At home, when you felt wronged, misunderstood or being lashed out at for nothing, do you speak up for yourself? Or would you think what they assume about you are right simply because they have been in your life for a long time? There are many people who live together under the same roof for years but they do not understand each other at all.
Although there are certain characteristics that make who you are today, who you were when you were 5 years old and now, there are obvious differences. People grow and change over time so it is not realistic to assume your personality would never change as you grow and learn more. 
Your perspectives do change at various phases of life. 
Within your social circle, if you have a voice, raise it (Click To Tweet). If you feel challenged or ignored, realize that you simply have to let them know your stand and NOT actually expect any one to agree or concur with you. You only have to tell them your point of view and that’s it. I suppose you wouldn’t want others to force you to accept theirs either.
It doesn’t mean that when one doesn’t agree with you, they are against you. Everyone has their rights to their own thoughts and opinions. Same goes for yourself.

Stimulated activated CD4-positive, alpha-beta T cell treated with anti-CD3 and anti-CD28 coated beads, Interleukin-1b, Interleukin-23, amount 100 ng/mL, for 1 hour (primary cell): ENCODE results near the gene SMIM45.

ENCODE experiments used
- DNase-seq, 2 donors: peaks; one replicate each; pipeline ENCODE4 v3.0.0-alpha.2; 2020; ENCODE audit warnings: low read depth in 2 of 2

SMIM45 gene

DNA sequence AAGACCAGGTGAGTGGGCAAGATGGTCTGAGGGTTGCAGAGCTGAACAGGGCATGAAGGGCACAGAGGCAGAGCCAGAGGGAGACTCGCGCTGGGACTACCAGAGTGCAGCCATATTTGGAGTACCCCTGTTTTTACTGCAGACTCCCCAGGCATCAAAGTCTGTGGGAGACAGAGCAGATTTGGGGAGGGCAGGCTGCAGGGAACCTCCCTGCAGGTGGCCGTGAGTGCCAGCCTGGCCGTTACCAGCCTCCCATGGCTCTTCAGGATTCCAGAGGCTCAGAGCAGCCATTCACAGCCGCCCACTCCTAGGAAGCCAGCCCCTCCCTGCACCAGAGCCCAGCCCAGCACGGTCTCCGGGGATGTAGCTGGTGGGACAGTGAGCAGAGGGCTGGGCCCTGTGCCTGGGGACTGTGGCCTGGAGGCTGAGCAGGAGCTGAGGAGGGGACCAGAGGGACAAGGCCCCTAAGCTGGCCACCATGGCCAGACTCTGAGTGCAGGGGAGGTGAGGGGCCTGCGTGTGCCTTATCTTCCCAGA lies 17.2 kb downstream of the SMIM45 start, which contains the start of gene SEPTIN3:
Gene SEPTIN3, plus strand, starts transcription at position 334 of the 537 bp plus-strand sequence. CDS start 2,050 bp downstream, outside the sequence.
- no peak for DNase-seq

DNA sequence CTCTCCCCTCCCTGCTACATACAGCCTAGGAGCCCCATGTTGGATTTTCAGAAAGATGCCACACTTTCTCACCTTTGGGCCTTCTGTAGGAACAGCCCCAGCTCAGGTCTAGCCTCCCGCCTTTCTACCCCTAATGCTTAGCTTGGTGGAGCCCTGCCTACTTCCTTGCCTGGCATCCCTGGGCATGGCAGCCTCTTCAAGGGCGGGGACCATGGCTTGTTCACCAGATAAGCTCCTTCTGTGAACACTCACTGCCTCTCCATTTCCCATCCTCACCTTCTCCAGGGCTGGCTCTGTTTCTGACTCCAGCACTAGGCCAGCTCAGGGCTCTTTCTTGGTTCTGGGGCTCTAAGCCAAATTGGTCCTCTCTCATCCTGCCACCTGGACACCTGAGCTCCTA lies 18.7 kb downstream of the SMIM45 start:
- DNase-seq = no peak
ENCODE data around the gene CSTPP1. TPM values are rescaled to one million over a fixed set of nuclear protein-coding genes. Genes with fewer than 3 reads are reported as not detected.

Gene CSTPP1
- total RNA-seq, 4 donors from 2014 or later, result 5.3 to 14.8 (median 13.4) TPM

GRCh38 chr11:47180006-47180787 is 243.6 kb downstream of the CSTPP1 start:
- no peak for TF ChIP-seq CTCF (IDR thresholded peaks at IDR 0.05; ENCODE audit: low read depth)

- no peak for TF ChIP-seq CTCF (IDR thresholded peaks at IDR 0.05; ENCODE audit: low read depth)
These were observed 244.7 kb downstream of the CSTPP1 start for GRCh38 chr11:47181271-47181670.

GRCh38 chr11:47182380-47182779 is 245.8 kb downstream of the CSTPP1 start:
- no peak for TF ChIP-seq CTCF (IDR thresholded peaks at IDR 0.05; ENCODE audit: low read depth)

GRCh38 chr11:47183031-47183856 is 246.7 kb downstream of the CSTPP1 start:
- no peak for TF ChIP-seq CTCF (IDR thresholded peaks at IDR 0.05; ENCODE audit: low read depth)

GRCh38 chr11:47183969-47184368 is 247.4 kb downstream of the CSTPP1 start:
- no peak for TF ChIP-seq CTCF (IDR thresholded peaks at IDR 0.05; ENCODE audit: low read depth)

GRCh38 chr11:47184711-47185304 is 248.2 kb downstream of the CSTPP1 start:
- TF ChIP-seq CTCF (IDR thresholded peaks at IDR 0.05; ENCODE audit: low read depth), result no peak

5) Change Your Mindset – Change Your Body Language & The Way You Speak!!
The more you think you are defeated or powerless, the more it will show in your body posture and the way you communicate. You talk softly while avoiding direct eye contact, you slouch your shoulders, hem and haw at your statement.
In order to improve this, imagine how someone with self-confidence, someone who believes in themselves would communicate? How would their posture be like? How do they speak to others? What tone do they use? Do they have vibrant or open body actions like using their hands when they elaborate their stories?
  • They speak assertively and with confidence, not ending their statement with question marks. 
  • They state (or tell) their intention or desires, not ask or seek approval.